At Last, It's Harriet Luckman's Turn

She's easily the most understated and dedicated and certainly the quietest of volunteers. If there were a way to add up the time and talent that Harriet Luckman has contributed to good causes, the total would be staggering. She also manages to run various Luckman homes with skill and grace. And in between she turns out some of the most beautiful needlepoint we've ever seen.

Her husband, Charles, the charismatic architect, has reaped hundreds of awards and honors during his distinguished career (it's still going full-steam ahead). But finally it's Harriet's turn. And we hope she's going to enjoy the kudos.

On Feb. 8 the board of directors of the Los Angeles Child Guidance Clinic will be celebrating Mrs. Luckman's "three decades of devoted service" at a black-tie dinner in the new Century Plaza Hotel Tower. Harriet's friends are planning the tribute dinner, and among their ranks are George Page, Dr. and Mrs. Franklin Murphy, Mrs. Maurice Machris, Mrs. Sinclair Jardine, Lucy and Herbert T. Boswell, Betty and Rodney Williams, Mrs. Edwin Pauley, Mayor and Mrs. Tom Bradley, the Cecil Browns, Mr. and Mrs. Howard Edgerton, the Elbert Hudsons, Merle Kingsley, Mr. and Mrs. Mark S. Louchheim, Mr. and Mrs. Walter Ralphs, Rodney Rood, Jean and Irving Stone, Mrs. Hideo H. Kodani, Mr. and Mrs. Victor Carter and the Joseph Sinays.

The L.A. Child Guidance Clinic was established 60 years ago "to provide services for emotionally disturbed children and their families" and is affiliated with the USC School of Medicine, department of psychiatry.

Amen Wardy, the El Paso boy who came west and made good, is sparing no expense for the party he's giving Feb. 2 to celebrate the opening of his newly expanded (at a cost of $2 million) Newport Center Fashion Island boutique. About 350 of the Beautiful People will frolic under a tent with an umbrella of lights. And Amen will show off his new David Webb salon (the only one on the West Coast), his Venetian Ballroom (yes, we said ballroom) with eight recessed chandeliers, and his new Galanos, Valentino and Chanel salons. Making their debut that night will be Wardy's new perfume (bottled in French cut crystal), an Andrea Phister shoe salon, and an expanded Judith Leiber handbag and belt gallery.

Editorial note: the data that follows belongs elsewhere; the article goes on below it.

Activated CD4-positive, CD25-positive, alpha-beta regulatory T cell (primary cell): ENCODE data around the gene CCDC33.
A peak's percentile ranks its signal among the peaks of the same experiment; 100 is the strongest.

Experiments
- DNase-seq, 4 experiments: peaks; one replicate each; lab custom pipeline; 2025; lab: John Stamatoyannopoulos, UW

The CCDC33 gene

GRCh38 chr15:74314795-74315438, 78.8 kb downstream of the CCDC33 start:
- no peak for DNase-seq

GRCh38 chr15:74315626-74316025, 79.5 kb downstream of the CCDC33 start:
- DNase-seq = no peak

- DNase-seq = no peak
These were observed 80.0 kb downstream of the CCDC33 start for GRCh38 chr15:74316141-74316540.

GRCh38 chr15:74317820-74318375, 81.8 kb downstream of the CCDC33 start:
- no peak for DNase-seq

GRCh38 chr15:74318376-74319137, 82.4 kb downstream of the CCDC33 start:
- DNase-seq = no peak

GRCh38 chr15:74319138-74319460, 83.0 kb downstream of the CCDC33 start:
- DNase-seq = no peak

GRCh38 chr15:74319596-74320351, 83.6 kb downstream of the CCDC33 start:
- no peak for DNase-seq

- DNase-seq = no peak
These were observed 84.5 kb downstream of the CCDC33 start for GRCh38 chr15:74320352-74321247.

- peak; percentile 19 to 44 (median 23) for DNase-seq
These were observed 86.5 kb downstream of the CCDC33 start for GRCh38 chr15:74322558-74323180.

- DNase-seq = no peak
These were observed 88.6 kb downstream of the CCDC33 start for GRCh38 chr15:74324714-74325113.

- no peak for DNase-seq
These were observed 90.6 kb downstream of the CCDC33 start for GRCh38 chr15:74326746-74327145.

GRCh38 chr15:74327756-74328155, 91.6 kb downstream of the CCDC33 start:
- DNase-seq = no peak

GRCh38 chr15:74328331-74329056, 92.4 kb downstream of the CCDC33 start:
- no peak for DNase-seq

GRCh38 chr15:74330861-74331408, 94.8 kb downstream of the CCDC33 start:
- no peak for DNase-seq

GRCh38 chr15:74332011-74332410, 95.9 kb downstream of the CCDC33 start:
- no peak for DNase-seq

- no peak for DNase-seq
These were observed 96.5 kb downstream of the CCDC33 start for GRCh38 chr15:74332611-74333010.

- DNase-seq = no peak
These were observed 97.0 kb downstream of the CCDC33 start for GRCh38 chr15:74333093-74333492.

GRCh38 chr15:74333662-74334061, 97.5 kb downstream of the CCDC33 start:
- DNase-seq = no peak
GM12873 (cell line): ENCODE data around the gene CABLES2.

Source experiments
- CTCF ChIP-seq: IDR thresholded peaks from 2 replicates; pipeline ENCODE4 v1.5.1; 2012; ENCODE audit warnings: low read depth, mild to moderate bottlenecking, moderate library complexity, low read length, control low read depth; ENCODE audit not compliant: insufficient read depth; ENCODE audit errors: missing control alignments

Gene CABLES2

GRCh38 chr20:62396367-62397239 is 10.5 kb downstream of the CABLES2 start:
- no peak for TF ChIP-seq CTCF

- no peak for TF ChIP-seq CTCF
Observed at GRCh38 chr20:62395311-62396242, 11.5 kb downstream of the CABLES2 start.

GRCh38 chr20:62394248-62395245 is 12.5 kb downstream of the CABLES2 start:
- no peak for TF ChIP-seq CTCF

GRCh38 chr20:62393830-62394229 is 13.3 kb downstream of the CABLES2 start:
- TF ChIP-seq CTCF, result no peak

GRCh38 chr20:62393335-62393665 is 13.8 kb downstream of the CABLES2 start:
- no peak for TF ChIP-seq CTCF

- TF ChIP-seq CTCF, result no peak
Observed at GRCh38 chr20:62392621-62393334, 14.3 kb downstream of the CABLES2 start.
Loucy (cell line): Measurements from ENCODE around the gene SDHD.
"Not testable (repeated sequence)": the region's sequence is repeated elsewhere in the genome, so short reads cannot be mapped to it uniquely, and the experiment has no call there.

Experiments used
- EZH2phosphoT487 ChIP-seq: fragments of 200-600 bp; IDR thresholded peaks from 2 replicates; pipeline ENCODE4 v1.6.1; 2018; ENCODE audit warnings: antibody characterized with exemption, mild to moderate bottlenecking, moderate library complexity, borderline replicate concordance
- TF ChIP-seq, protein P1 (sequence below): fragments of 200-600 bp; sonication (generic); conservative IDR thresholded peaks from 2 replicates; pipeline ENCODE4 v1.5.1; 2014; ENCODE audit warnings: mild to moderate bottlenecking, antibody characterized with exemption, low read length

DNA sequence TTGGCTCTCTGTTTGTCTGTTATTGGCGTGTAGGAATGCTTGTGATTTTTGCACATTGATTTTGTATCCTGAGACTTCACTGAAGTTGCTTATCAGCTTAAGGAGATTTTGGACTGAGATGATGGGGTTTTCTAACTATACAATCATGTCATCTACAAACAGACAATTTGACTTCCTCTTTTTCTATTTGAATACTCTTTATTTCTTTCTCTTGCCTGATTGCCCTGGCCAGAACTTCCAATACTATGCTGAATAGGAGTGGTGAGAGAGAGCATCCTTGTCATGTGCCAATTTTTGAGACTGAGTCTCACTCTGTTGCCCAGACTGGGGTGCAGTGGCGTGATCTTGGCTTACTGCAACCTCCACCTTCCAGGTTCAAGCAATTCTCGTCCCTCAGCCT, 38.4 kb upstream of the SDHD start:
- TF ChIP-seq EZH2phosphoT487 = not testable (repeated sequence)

To keep interest high there will be mini-fashion presentations by 10 American designers. And to keep those fragile out-of-towners comfortable they'll be put up at the Ritz Carlton Hotel in nearby Laguna Niguel and provided with limousines. Hedonists rejoice.

The Yad Vashem Museum of Jerusalem, the Jewish Federation Council of Greater Los Angeles and L.A.'s Martyrs Memorial and Museum of the Holocaust are honoring Otis Chandler, chairman of the board and editor-in-chief of Times Mirror, on Tuesday at a dinner in the Beverly Hilton's International Ballroom. Chandler has been chosen for this tribute, according to the council's Lauren W. Deutsch, for his "continuing championing of human rights through editorials appearing in the Los Angeles Times . . . and his sensitive understanding of anti-Semitism in Nazi Germany as evidenced through a paper he presented in 1950 while still a student at Stanford."

Producer-manager Jerry Weintraub is general chairman for the dinner committee, which also includes Mayor Tom Bradley, Dr. Armand Hammer, Tom Johnson and Dr. Franklin Murphy, plus the museum's Abraham Spiegel, Yad Vashem's Dr. Yitzhak Arad and council president Bruce Hochman. The tribute dinner's sponsors include, among many more, Paul Ziffren, Gray Davis, Supervisors Deane Dana, Ed Edelman, Kenneth Hahn and Mike Antonovich. Also Martin Gang, Norman Lear, Marvin Braude, Robinson's Michael Gould, Nathan Shapell and Benjamin Stansbury. Ron Rubin and his orchestra will provide the musical interludes that night.

Eleanor Wasson, former head of volunteers at UCLA Medical Center, has joined Dorothy Kirsten French in helping plan the March 3 gala benefit at the Beverly Hilton hosted by the Associates of the John Douglas French Foundation for Alzheimer's Disease. Lillian Prusan is chairing the evening, which will bring operatic star Dorothy Kirsten up on stage to entertain along with such other extraordinary talents as Jack Lemmon, Helen Hayes, Carol Burnett, Julie Andrews and a few surprise extras.

Eighteen new benefactors (individuals and corporations who have donated $100,000 or more to the Music Center Unified Fund) will be thanked properly at a reception in the Dorothy Chandler Pavilion's The Founders on Jan. 28. Doing the thanking will be Harry Wetzel, chairman of the Performing Arts Council Board, who will present each of the benefactors with a bronze plaque signed by artist Robert Graham and fashioned after a section of his Dance Door sculpture that stands in the Music Center Plaza, and members of the council's board of governors. And on the receiving end will be Sue and Samuel Kaplan; Wallis Annenberg; the Miller Brewing Co.; Beverly and Joseph Mitchell; Sadie and Norman H. Lee; Stuart M. Ketchum; Michelle and Sherman Mazur; NBC and the RCA Corp.; Peat, Marwick, Mitchell & Co.; the Tushinsky family; Nahumcq Zimmer; the Arthur Young Co.; Coopers & Lybrand; American Medical Intl.; Arthur Anderson & Co.; American Medical Intl.; American Honda Motor Co. and Sears, Roebuck & Co.

The Social Scramble: Talking over plans for the upcoming Robinson's-Music Center Fraternity of Friends and Downtown Women's Center fund-raisers at the pretty new restaurant at Robinson's Beverly Hills were Joan Weiss and Maureen Wright.

Paul Thompson hosted a birthday lunch at Chan Dara on Larchmont for Jack Lowrance. The noon time lunch group included Max Eckert and Janet Lohman, who is Jack's interior designing assistant. That night Jack hosted his own dinner party at Jimmy's where he's doing the decor on the new expansion.

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